I arrived in a timely manner to the Théâtre Fairmount on Friday night, assuming I would settle into a seat close to the side of the stage and prepare for the night’s séance. To my surprise, the room was already crowded, few seats were even left, and the excitement was palpable. The merch tables were a fitting representation of the type of show we were in store for, with all black shirts strung up on the walls, depicting Wiccan and cultish imagery. I slithered into a spot on the floor near the back of the room to await All Them Witches and their fantastic opening line up.
Mountain Dust (Montreal, QC) cast the first spell, playing a set that was half of their debut album Nine Years and half new material (they will be recording their second album this coming January). Their blues-infused, stoner-rock jams with the incorporation of keyboards sounded like a heavy metal version of The Doors. Singer and guitarist Brendan Mainville delivered his vocals with the passionate sensibility of a man who’s lived a thousand lives. Mountain Dust wasted little time with pleasantries between songs, only a moment to thank the other bands, as they proceeded to pound on their instruments through a blistering opening set, which had moments of country twang, metal ferocity, and rock-and-roll swagger all mixed into the pot. I am wholeheartedly intrigued as to what the next release will have in store.
King Buffalo (Rochester, NY) rendered the crowd into a trance with their elongated, psychedelic jams off of their debut full-length album Orion. My first impression was that lead singer and guitarist Sean McVay sounded uncannily like Josh Homme, the lead singer and guitarist for Queens of the Stone Age. But in essence, their music is much more in line with bands like Fu Manchu or Corrosion of Conformity, stoner bands that go for that dirtier brand of guitar sound. Like Mountain Dust, King Buffalo were very businesslike throughout their set. Saying very little between their prodigious stoner anthems, they let their instruments do all the talking, and the crowd, without question, had no problem with this.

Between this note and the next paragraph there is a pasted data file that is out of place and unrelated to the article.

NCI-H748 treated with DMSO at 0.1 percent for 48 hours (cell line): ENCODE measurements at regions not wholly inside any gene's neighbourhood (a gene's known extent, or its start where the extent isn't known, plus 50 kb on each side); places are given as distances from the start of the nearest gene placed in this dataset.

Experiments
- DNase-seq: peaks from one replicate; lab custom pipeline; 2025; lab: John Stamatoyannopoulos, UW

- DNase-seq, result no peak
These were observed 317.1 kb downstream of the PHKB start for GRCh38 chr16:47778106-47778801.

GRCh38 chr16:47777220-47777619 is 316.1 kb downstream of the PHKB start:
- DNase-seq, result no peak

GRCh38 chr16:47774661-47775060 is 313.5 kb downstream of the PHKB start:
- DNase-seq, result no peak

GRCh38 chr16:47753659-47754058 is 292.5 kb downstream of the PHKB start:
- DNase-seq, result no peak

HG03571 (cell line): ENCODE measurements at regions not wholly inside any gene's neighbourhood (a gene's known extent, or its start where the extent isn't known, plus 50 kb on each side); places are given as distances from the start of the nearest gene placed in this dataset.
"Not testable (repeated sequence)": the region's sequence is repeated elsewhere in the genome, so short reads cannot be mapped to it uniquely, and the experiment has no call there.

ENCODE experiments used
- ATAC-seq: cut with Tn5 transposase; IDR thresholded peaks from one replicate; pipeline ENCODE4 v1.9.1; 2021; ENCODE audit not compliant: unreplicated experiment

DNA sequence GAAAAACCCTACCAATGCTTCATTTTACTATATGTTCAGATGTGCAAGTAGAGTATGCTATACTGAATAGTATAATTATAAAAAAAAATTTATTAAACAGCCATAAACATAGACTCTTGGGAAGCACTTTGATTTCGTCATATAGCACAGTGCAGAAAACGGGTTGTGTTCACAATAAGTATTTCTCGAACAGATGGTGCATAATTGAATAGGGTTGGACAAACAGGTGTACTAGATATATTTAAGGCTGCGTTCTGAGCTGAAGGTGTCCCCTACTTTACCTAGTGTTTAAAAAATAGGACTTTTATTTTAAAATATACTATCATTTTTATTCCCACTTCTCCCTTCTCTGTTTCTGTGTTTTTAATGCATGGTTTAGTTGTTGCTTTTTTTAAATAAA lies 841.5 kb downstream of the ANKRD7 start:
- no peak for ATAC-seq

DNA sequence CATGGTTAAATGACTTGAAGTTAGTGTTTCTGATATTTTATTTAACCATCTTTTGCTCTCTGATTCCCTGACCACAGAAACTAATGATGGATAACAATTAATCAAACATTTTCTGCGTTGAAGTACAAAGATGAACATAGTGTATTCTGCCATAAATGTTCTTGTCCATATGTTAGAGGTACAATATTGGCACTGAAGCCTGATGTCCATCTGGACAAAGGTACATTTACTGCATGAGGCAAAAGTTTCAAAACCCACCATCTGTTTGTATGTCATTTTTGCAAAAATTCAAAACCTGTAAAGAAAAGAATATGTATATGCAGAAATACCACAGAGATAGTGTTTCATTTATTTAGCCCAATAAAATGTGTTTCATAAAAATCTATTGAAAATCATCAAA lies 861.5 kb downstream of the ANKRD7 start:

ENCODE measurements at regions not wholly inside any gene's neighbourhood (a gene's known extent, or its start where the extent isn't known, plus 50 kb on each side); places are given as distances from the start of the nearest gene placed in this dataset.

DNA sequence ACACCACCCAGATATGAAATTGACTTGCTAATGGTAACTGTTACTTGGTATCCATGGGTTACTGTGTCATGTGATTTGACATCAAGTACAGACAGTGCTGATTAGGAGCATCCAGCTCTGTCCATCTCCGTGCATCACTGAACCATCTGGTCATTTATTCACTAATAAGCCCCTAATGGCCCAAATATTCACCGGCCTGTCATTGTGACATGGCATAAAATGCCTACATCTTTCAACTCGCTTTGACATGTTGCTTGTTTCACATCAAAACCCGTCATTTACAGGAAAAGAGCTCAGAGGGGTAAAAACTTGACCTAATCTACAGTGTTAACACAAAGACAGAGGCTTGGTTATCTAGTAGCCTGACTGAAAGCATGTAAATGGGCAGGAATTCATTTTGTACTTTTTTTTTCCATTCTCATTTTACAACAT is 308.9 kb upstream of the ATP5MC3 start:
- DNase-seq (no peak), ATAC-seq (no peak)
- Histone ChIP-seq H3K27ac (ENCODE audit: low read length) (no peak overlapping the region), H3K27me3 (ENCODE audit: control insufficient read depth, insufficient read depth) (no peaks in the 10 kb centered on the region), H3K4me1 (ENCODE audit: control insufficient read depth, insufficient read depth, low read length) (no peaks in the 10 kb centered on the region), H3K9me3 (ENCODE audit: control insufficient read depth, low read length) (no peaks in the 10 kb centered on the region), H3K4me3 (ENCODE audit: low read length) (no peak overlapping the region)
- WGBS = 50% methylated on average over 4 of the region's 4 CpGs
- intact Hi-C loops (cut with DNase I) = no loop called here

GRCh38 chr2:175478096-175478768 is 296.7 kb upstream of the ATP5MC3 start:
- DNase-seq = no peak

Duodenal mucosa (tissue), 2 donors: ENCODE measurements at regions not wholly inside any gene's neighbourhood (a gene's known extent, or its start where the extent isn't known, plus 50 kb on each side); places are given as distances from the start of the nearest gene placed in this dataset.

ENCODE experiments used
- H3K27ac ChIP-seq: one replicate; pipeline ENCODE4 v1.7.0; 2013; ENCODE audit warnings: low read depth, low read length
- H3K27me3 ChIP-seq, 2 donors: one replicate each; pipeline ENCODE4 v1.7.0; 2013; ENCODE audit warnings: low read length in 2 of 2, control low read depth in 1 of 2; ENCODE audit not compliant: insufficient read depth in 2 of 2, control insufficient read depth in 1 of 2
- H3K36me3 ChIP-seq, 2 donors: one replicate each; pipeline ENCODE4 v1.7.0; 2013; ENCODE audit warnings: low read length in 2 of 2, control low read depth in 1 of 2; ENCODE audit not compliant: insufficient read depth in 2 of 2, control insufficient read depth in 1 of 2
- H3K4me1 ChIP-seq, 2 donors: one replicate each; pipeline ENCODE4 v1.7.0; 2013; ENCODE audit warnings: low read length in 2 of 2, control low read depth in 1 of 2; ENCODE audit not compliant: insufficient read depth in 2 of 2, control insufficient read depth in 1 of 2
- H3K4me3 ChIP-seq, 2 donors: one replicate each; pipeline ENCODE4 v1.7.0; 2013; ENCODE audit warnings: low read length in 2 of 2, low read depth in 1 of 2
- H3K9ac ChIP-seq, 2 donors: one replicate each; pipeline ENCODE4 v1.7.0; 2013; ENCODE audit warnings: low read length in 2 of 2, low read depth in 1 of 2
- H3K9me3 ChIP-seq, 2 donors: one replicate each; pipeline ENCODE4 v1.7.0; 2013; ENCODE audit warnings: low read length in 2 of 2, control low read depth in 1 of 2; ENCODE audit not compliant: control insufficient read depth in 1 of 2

All Them Witches (Nashville, TN), touring off their fourth record Sleeping Through the War, opened with “Am I Going Up?” from said album. I don’t think you can have an acid trip from hearing music, but if it were possible, this would be the song that gets you there. Guitarist Ben McLeod laced into a steady, repetitive vamp as drummer Robby Staebler dragged out the rhythm in a dreamlike lull. Singer and bassist Charles Michael Parks Jr. delivered his vocals as if he were hypnotized, “Am I going up? Am I going down? Am I going nowhere? I don’t wanna wait too long, while I’m buried in the ground.” “The Death of Coyote Woman,” “3-5-7” and “Alabaster” followed as All Them Witches made it clear that they were going to be focusing this set mainly on the latest album.
The band ran into some technical difficulties around the middle of the set, and Parks Jr. remarked, “It wouldn’t be an All Them Witches show without some.” (After a little digging on the internet I can confirm that they do indeed experience quite a number of technical difficulties). I think it’s only because the band has some high standards as far as how well they sound on stage because I felt they sounded fantastic all night. I can’t remember if the most aesthetically pleasing moment of the night was during “Mountain” or “Guess I’ll Go Live On The Internet,” but it was right towards the end of the set. Somebody brought a beach ball and it started to make its way around the audience. As members of the audience swayed to the music, absolutely transfixed on the magic happening on stage, the beach ball would nonchalantly strike them and wake them from their reverie. After a moment of ponderous confusion they would launch the ball towards another unsuspecting crowd member and the process would repeat. As I headed home, the image remained implanted in my mind and served as a reminder as to how truly captivated the audience was that night.
Written by Lee Ferguson
Photography by Thomas Gentil
*edited by Kate Erickson